It was at a friend’s house and I was wearing a dress from Biba that was brown corduroy with buttons that went into culottes and a white shirt underneath. He was wearing a bright-coloured shirt and I just thought he was the most handsome man I’d ever seen.
RoseRuthOven
I moved to Paris in 1971 when Richard, along with Renzo Piano, won the competition to design the Pompidou Centre. The city was very tense at that time. The Situationist riots that almost toppled the de Gaulle regime had only happened three years earlier and I remember police being everywhere, busloads of them every night on Saint-Germain.
There was a feeling that, if you did anything wrong, they would pounce on you.
But there was this excitement about building the Pompidou too. People came from all over Europe to work on it with Richard and Renzo, and there was a sense of optimism about what a new, and very brave, project it was to create that building.
Richard and I moved back from Paris to London in the late seventies and we wanted the kind of long, expansive apartment with lots of light, like we had in Paris. We bought a place which was two houses.
Richard re-designed it into one place as a lateral conversion and he said for years that it was the hardest project he ever completed! He was a little tongue in cheek but it’s an important project to convert a home as it’s all about the future, about hopes and dreams and how you share and evolve a space.

Launching River Cafe and a Ruth Rogers podcast

Ruth-Rogers-in-River-Cafe
When I asked Rose if she wanted to open a restaurant with me, she said yes instantly. We spent £28,000 and opened the River Cafe on September 15, 1987. We only had room for about 40 people and we had no chef! Rose and I did everything with just one or two other people to help.
The restaurant was really just a canteen underneath Richard’s architectural practice but he would bring a lot of people in for lunch and it just grew from there.
If you order the grilled squid, chilli and rocket or the pear and almond tart here then you’re eating two dishes which have been on the menu since the very first day!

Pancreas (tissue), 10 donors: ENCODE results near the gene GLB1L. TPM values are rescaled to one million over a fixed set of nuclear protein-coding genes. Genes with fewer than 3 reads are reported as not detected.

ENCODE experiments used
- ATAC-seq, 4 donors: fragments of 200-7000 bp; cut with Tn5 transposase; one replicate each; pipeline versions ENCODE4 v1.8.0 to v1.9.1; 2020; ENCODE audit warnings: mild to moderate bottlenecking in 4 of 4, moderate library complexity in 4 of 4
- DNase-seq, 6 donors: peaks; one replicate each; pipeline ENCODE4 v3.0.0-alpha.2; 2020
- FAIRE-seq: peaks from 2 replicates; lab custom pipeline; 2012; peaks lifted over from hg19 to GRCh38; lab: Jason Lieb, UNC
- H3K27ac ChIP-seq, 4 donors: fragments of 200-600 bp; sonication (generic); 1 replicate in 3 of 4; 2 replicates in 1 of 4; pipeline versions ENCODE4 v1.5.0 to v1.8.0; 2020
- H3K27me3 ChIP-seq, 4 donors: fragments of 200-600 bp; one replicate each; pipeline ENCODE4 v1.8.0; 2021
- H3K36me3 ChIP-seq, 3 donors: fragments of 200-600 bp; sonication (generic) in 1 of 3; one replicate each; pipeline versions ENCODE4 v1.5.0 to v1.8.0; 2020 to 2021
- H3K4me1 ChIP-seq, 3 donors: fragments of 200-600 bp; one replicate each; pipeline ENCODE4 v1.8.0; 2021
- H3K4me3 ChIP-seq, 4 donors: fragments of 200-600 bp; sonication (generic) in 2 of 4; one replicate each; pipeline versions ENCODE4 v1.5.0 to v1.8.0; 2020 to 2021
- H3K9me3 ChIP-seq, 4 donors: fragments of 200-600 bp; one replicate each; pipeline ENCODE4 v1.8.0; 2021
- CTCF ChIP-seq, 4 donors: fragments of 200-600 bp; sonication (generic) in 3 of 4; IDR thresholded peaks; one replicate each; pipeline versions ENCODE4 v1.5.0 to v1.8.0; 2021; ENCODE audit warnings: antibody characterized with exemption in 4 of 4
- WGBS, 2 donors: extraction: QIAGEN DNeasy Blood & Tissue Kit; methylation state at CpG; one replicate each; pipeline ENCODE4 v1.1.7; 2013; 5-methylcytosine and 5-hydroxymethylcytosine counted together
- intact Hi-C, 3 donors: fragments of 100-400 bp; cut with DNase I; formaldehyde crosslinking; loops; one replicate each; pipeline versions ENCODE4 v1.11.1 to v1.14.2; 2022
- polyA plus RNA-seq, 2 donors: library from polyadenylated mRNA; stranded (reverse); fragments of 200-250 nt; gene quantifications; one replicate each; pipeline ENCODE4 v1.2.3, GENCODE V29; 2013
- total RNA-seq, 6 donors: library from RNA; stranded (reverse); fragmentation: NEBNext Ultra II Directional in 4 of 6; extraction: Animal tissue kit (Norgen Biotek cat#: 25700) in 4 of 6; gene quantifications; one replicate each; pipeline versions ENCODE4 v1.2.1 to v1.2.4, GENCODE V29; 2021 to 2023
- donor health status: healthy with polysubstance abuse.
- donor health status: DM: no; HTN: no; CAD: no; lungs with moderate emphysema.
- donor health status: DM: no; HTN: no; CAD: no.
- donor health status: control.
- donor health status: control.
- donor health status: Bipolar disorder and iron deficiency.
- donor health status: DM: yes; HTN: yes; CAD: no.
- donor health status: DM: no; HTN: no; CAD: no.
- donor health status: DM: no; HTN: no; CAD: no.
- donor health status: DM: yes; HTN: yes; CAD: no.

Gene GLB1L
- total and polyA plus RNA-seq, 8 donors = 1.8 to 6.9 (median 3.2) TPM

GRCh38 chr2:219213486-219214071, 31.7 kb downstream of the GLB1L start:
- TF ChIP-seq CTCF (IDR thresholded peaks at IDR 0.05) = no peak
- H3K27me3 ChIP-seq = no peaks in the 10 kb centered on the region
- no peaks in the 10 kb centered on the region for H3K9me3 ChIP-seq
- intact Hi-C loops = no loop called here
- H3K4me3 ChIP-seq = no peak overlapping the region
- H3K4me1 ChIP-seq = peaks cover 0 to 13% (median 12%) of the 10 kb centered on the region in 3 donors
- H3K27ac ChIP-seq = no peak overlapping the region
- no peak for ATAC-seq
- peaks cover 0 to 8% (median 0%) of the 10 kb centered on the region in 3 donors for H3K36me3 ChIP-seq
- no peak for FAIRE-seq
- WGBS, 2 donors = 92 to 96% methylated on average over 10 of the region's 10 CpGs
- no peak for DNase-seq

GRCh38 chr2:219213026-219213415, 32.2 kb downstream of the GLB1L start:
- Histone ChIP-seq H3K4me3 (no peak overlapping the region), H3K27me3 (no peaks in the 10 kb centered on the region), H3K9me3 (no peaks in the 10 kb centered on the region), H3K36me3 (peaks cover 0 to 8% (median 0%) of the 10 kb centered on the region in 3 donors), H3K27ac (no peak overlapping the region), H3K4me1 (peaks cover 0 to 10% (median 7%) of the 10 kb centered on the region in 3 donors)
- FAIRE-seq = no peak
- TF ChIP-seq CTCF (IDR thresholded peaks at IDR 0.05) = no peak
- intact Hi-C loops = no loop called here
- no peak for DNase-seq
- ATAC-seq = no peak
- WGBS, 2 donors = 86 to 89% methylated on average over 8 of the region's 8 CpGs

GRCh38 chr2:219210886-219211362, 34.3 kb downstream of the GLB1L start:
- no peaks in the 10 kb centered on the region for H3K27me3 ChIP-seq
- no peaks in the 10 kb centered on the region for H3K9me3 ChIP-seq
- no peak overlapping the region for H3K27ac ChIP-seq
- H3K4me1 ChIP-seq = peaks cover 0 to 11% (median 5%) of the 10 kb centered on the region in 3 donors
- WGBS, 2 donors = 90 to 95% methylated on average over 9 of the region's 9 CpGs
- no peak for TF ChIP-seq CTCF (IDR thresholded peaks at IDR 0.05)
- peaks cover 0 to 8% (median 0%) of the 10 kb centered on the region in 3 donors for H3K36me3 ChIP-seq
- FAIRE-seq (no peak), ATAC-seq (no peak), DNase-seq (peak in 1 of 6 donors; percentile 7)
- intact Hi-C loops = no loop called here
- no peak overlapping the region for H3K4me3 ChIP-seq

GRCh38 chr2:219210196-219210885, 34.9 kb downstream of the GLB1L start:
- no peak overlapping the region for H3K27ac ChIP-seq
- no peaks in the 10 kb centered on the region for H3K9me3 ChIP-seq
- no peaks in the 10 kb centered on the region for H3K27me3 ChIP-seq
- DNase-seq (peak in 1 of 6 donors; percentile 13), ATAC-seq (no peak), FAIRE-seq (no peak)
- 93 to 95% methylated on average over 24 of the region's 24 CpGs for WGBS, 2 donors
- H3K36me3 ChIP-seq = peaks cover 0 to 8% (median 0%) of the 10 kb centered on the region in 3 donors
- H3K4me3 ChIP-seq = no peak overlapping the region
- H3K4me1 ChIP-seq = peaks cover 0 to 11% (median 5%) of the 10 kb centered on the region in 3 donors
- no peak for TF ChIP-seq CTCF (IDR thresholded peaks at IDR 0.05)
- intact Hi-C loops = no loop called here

"We only had room for about 40 people and we had no chef!"
Doing my Ruthie’s Table 4 podcast over the last couple of years has been so exciting as people just open up so much more about themselves when it’s in the context of food.
In episodes so far I’ve had Tracey Emin talk about having to eat food donated by the Salvation Army when she was young. And then I had Nancy Pelosi tell me that she’d never eaten a meal from a table that didn’t have a tablecloth on it.
Paul McCartney told me about a recipe for potatoes that his mother taught him. She died when he was just 15 and he still makes the recipe today.
Ruth-Rogers-at-table-with-veg
My husband Richard died in 2021. He created so many wonderful buildings like the Pompidou Centre, the Millennium Dome, the Welsh Senedd and the Lloyds building, but the place I go to which takes me closest to him is the last building he ever worked on.
It’s in Provence and is an arts centre called Château La Coste. It’s a gallery for drawing and is suspended over the vineyards. I saw it just a few months ago and there is such a sense of peace and beauty there.
It’s the smallest building he ever created and it’s extremely special to me and our family.